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Mom shares experience with pregnancy loss and its lasting emotional impacts

'You never really heal from it,' says area mom about pregnancy loss
The Armstrong Family. Facebook pboto.

Last week Duchess of Sussex Meghan Markle had her personal essay published in the press about her miscarriage this past summer, and last month Chrissy Teigen and John Legend went public about the devastating loss of their son after labour complications. 

With more celebrities speaking publicly lately about their struggles with pregnancy and infant loss, it has given Bradford mother Leah Armstrong the courage to share her story with pregnancy loss, in hopes of comforting others going through the same traumatic, devastating loss she and her husband Robb experienced nearly 10 years ago.

After trying to conceive for many years with no success, the couple turned to in vitro fertilization (IVF).  The experiences she went through has resulted in her diagnosis of post-traumatic stress disorder (PTSD). 

"Your whole pregnancy you're terrified something's going to happen," she explained about the process. 

She says talking about her experience helps her with the pain, and hopefully will help others too. 

According to the Prenatal Education website from the Ontario government, it is estimated that one in four pregnancies ends in loss and the risk of miscarrying in the first 20 weeks of pregnancy is between 15 percent and 20 percent.

"People think it's (pregnancy) effortless," said Armstong, "and it's not."

"No one really knows or understands the rollercoaster and highs and lows of it," she said about those who struggle with fertility issues and child loss. 

"I know there are so many people suffering alone, and it's a very isolating experience," she said. 

The couple now has two children, an eight-year-old son and a four-year-old daughter, but what many people don't know is that both their children were supposed to each have a twin sibling. 

With their first pregnancy, Leah received IVF procedures in London, Ontario, driving back and forth from Bradford three to four times per week, as well as going for fertility acupuncture appointments in Oakville. 

"I can't tell you how many hours I spent driving," she said, noting that the couple's health and fitness business suffered greatly due to time spent at appointments every week.

"IVF is hell to go through, financially, physically, and emotionally," describes Leah. 

Finally, in 2011, they were told the IVF was successful and they were expecting twins. Naturally, they were ecstatic. 

But five weeks into the pregnancy, they lost one of the babies. Leah describes the feelings of joy for her son, but sadness for the loss of his twin. 

"I'm so happy that there's this child alive and growing in my body, but what about this other person?" she remembered thinking. "You want to be happy but your mourning that and no one can appreciate this loss, it's bittersweet."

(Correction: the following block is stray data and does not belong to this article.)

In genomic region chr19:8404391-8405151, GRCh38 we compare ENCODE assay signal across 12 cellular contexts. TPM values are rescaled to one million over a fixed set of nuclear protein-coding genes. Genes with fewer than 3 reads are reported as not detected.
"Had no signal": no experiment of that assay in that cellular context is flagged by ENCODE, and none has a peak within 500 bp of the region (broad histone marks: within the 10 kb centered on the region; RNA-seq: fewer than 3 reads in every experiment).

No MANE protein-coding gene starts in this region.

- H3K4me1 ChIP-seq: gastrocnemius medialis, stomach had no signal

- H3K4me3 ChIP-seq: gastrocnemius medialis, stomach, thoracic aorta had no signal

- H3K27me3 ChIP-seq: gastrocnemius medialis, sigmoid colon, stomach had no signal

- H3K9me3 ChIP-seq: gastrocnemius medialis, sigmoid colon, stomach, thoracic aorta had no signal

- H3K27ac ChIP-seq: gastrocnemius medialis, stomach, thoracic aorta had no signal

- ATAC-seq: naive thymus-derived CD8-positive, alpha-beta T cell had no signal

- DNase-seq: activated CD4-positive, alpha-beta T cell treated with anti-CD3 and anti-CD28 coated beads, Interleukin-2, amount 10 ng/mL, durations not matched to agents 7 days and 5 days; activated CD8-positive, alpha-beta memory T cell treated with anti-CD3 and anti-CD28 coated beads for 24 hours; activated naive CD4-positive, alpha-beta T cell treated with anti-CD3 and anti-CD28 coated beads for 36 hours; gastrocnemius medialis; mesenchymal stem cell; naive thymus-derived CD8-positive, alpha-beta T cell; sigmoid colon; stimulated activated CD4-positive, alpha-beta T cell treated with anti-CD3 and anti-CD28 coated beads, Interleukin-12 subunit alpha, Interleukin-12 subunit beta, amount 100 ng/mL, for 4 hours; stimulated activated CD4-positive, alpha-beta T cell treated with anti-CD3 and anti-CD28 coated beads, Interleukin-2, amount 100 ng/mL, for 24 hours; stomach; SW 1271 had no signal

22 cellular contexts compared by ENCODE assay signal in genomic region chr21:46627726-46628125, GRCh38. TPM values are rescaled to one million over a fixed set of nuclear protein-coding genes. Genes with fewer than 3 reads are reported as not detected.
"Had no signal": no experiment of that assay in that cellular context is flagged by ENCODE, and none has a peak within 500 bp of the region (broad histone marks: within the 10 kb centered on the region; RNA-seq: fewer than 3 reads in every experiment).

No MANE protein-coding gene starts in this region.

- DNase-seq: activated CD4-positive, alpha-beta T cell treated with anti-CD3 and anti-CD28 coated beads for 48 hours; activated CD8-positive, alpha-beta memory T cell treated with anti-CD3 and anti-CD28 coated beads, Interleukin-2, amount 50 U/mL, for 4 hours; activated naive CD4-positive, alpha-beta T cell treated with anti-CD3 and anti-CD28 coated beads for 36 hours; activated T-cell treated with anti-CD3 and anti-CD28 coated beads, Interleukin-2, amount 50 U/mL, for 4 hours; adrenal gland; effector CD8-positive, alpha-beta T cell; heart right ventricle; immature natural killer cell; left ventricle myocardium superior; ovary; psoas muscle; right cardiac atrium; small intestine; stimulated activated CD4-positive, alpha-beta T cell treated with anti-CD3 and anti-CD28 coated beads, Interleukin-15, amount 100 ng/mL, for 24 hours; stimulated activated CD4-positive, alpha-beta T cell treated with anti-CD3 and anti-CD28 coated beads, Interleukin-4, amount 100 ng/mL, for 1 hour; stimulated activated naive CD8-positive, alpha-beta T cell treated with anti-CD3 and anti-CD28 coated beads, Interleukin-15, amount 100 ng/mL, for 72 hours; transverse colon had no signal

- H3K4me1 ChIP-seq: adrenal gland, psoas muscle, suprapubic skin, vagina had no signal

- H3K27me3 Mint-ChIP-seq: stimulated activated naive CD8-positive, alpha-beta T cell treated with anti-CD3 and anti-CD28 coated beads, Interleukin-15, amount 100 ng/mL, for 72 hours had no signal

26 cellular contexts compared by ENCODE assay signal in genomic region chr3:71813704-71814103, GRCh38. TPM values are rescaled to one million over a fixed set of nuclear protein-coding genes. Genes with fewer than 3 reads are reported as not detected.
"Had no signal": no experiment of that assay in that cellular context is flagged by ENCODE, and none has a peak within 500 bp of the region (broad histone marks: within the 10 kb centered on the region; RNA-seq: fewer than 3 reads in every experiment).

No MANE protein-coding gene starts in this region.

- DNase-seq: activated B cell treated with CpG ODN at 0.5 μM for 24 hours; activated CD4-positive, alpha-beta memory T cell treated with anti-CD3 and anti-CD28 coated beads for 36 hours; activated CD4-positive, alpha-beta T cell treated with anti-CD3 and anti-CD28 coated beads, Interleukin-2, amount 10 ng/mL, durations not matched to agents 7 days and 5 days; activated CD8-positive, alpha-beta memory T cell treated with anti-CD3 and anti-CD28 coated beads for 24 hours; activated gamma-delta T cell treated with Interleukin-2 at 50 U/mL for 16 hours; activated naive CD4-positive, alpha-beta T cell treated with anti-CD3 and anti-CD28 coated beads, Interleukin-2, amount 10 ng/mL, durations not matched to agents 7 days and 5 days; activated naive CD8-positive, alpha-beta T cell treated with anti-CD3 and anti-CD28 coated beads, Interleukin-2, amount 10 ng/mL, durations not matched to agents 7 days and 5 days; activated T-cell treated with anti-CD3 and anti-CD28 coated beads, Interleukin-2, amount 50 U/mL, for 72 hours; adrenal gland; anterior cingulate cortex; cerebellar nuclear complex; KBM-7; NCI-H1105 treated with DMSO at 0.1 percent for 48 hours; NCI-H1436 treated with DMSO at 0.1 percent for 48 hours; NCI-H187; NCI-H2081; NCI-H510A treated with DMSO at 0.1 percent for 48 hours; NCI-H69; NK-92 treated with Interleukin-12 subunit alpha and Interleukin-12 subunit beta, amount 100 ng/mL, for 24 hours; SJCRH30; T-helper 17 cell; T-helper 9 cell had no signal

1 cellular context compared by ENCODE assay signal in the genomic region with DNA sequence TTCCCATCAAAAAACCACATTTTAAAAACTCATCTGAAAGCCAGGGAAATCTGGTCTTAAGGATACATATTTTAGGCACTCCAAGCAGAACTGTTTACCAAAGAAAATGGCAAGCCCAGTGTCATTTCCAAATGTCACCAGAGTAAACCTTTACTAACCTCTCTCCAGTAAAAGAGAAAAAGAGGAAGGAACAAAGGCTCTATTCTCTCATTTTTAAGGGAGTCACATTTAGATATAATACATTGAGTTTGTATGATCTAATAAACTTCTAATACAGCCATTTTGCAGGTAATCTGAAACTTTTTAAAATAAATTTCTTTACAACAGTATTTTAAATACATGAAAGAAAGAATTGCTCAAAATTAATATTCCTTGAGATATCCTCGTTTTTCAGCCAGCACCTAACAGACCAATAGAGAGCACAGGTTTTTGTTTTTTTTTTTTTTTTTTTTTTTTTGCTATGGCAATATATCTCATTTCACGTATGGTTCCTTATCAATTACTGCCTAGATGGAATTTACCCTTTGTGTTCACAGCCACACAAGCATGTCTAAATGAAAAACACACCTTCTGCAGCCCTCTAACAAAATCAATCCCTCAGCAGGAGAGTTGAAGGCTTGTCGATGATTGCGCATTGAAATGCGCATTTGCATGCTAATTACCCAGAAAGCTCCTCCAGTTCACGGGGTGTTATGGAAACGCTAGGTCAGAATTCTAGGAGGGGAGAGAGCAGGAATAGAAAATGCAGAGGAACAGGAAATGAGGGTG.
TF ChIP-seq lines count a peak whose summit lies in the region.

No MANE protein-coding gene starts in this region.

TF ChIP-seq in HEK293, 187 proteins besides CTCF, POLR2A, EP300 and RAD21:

She said friends, families and doctors wouldn't understand her feelings of grief., oftentimes undermining the loss, focusing their attention on the surviving twin. 

"Having a baby doesn't erase everything you went through, you'll always want those other babies," she explained. 

To make her already stressful pregnancy even worse, once their son was born in February 2012, it was learned he had a heart condition and had to spend the first few weeks of his life in and out of Sick Kids Hospital, being defibrillated three times. Today, her son is healthy as can be now, but it was a stressful first year of parenthood for the Armstrongs, constantly checking heart rates and meeting with different cardiologists. 

Leah wishes there was more mental health support available for expectant and new mothers, and those who have experienced trauma or loss associated with childbirth. 

"No one understands when you lose a baby," she said, "you never really heal from it."

The couple wanted more children and continued with IVF. In total, they went through seven miscarriages, and in 2015 became pregnant with their daughter.

"I'm so grateful for the kids I have," she reiterated but says she will always grieve for the children she lost, a pain that will never go away.

Leah continues to see a trauma therapist help her through her PTSD, and wants others to know it's normal to have feelings of grief long after a loss and that they are not alone. 

"I know that there are other people that need to hear this." 


Natasha Philpott

About the Author: Natasha Philpott

Natasha is BradfordToday's Community Editor. She graduated from the Media Studies program at The University of Guelph-Humber. She lives in Bradford with her husband, two boys and two cats
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